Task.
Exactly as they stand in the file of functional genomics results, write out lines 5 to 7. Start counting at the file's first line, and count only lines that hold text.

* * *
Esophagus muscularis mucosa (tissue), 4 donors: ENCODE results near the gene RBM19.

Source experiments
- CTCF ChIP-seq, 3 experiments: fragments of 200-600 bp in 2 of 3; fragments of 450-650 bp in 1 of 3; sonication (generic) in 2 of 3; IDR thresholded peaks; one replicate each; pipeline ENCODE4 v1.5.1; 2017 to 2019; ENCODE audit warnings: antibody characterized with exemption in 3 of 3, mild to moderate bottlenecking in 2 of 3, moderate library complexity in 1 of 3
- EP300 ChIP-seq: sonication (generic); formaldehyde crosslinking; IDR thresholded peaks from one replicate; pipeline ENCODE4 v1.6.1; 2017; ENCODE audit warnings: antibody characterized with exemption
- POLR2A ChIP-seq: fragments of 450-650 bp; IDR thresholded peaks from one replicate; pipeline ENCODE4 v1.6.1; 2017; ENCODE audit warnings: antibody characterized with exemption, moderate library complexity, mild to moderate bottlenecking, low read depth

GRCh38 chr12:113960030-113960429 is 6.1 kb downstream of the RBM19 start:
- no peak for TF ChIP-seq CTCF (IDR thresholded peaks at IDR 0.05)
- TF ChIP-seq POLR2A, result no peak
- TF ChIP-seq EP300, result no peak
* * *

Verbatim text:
- POLR2A ChIP-seq: fragments of 450-650 bp; IDR thresholded peaks from one replicate; pipeline ENCODE4 v1.6.1; 2017; ENCODE audit warnings: antibody characterized with exemption, moderate library complexity, mild to moderate bottlenecking, low read depth

GRCh38 chr12:113960030-113960429 is 6.1 kb downstream of the RBM19 start:
- no peak for TF ChIP-seq CTCF (IDR thresholded peaks at IDR 0.05)